The first thought that comes to mind, naturally, is graphics. It can take a style like Twilight Princess to the next level (hello Zelda HD article), but also make a colorfully bright world much more detailed and action packed. Of course, this is just talking about things on a very basic level of simply improved visuals. We know Nintendo likes to innovate, so when we think of Cafe’s effect on Zelda we have to try and visualize how it could advance the series after the release of Skyward Sword.
Some out there believe Nintendo is already working on a Zelda game for cafe, and arguably they very well could be in the early conceptualizing stage. Before we can really get into any of the possible concepts, however, one must explore how they wish the game to control, and then go from there. This is indeed tough, because if Skyward Sword‘s motion controls become mega popular (and the game, in response, becomes the best selling ever) it will be hard for Nintendo to do anything but motion in future console titles. This does really seem to turn Project Cafe into Zelda’s Wii HD. We don’t want that… do we? No, we want more. Much… much more.
For starters we have the rumors that Cafe is going to dive head first into online and try to innovate it with their unique streaming capability. Now imagine trying to apply this to a Zelda title that isn’t just a psuedo Four Swords spin off. To even go this route Nintendo has to dump motion controls almost entirely and go back to traditional, which isn’t necessarily out of the equation anyways. Especially if they deem the streaming and touch screen essential to the new game. How could it effect Zelda anyways?
Well, for starters, you may be able to “live cast” games straight through the console regardless of controls. Nintendo has to be very aware of the handful of Zelda Marathons that pop up every year, so why not streamline that through the console itself. Make the next Zelda streamable. Of course, that doesn’t actually improve Zelda in terms of advancing the game enjoyment.
It’s hard to envision the touch screen, outside of neat online tricks, really effecting Zelda outside of quicker inventory access – but didn’t Nintendo already fix that in Skyward Sword? So, the questions really starts here with what Cafe can actually do for the series.
Well, one thing Nintendo hasn’t really touched base on but would be a possibility is offering DLC content. While this doesn’t necessarily improve the gameplay of the game, what it can do is help alleviate long wait periods between console releases. Even if it’s just one new dungeon a year… that is plenty to tide us over until the next big Zelda experience hits. Why not? 5$ isn’t much anymore, and most of us would gladly fork it over to continue our quest in one of our favorite games.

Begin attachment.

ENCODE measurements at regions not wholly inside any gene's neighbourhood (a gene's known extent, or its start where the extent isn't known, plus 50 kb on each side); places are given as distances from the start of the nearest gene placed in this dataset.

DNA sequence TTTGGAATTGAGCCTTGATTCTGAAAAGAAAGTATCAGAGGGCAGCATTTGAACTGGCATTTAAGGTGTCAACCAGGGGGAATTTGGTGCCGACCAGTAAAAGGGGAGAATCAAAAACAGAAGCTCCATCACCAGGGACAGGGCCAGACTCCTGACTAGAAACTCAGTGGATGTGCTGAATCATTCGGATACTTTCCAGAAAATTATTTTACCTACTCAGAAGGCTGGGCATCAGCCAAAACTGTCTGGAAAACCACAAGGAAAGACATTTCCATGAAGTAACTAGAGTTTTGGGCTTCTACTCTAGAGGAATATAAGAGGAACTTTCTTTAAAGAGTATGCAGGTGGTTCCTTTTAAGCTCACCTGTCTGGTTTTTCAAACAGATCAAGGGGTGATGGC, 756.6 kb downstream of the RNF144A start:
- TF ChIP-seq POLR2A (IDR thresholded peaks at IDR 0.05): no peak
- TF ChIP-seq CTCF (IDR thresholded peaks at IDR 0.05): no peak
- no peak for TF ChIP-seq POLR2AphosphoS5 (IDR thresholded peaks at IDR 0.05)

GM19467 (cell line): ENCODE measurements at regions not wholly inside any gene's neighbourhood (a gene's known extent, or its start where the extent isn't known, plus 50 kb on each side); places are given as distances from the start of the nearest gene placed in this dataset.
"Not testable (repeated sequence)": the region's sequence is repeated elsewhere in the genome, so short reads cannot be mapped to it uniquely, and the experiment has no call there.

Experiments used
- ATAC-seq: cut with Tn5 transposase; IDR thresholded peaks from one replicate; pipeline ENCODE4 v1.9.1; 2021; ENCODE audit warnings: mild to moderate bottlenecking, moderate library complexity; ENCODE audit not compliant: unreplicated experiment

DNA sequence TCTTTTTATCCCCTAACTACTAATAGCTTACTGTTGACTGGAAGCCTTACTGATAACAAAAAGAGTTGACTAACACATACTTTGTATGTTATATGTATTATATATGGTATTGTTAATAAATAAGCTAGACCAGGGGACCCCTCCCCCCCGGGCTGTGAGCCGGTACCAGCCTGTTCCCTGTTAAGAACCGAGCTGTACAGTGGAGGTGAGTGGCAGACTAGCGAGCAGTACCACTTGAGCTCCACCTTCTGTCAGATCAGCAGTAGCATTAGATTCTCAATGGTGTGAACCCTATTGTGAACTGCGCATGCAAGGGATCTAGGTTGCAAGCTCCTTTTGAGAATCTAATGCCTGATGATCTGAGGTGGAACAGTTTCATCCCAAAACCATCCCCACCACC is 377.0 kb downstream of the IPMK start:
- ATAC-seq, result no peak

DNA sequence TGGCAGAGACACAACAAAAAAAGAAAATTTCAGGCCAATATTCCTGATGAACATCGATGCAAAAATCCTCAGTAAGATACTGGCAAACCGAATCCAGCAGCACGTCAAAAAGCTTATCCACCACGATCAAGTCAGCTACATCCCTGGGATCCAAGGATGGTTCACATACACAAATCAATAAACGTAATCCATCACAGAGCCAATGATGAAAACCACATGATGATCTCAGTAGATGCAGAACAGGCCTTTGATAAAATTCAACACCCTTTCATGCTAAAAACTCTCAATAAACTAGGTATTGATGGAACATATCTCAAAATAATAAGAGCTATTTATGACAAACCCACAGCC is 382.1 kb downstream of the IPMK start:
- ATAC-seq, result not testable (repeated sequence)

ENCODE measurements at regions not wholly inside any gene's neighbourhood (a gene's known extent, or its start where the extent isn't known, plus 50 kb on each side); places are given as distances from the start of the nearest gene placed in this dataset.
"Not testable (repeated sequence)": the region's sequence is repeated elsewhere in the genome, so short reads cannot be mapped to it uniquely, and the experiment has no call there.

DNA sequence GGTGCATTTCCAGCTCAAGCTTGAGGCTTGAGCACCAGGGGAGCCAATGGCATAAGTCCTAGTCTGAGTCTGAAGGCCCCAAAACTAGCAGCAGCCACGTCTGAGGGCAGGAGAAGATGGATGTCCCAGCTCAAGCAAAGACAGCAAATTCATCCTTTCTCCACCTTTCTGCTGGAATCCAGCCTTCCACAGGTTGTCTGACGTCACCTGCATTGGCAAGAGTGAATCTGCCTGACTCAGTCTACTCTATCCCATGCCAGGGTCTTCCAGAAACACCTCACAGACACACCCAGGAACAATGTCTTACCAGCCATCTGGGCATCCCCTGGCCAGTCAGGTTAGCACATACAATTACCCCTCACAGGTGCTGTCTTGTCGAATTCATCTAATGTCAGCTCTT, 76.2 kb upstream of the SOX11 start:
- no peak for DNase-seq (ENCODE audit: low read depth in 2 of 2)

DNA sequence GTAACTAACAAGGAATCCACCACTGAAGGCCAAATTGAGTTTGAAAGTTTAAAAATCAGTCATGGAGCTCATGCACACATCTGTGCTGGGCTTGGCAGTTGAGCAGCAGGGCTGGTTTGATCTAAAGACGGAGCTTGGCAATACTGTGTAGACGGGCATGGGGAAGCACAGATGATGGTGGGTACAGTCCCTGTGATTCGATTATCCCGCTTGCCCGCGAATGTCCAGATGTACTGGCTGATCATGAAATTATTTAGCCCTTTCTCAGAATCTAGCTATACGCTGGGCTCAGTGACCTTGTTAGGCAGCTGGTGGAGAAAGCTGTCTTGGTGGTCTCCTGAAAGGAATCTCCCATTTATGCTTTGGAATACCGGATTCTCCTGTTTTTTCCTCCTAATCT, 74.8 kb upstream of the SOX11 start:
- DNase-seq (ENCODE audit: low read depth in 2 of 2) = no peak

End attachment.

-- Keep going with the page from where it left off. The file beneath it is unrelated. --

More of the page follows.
Of course, more power does more than simply provide improved visuals: It allows for a much richer experience to be created within the game world. This includes the ability to have a bigger world that contains the proper density, because the system can not only support it, it likely can “store” larger game files as well. This means Zelda could be twice as big as Twilight Princess, but be 4 times as dense in content. In theory, this could lead to 80 to 100 hour adventures (that of course over time get worked down to 30 hour experiences). Some may think that’s a tad long, but with an average of a 3 year wait between console releases is it really too long? We need “something” to do right?
Of course, you can’t offer that experience and game length without a much richer story to keep us interested. This takes Nintendo out of their comfort zone, but it may be something they are willing to try out… especially if they get Retro Studios involved on a future title. Miyamoto admitted recently he is looking to hand over both Mario and Zelda completely to his colleagues, which means we could see some drastic chances taken with the franchise that under Miyamoto’s eye may never have occurred. Of course this could be both a good or bad thing, but it’s not like after one flop Nintendo wouldn’t be able to resort back to the tried and true formula. They are mega big and can afford to take risks. It also helps Zelda, by name alone, sells itself.
Sure, some of this may be a pipe dream, but it’s also the sort of experience we get on other consoles. Sure, the Wii is now being “proved” to be capable of these experiences, but most of them are in some form of RPG. Zelda isn’t an RPG (except for a very underrated Adventure of Link game) and one has to wonder if those sort of overworld systems would really fit into the franchise.
But we’re getting a tad off topic here. Cafe’s power and touch controls add a lot of potential to the future of Zelda, and in the end we are all going to have different expectations. In what ways do you think Cafe will improve the Zelda experience?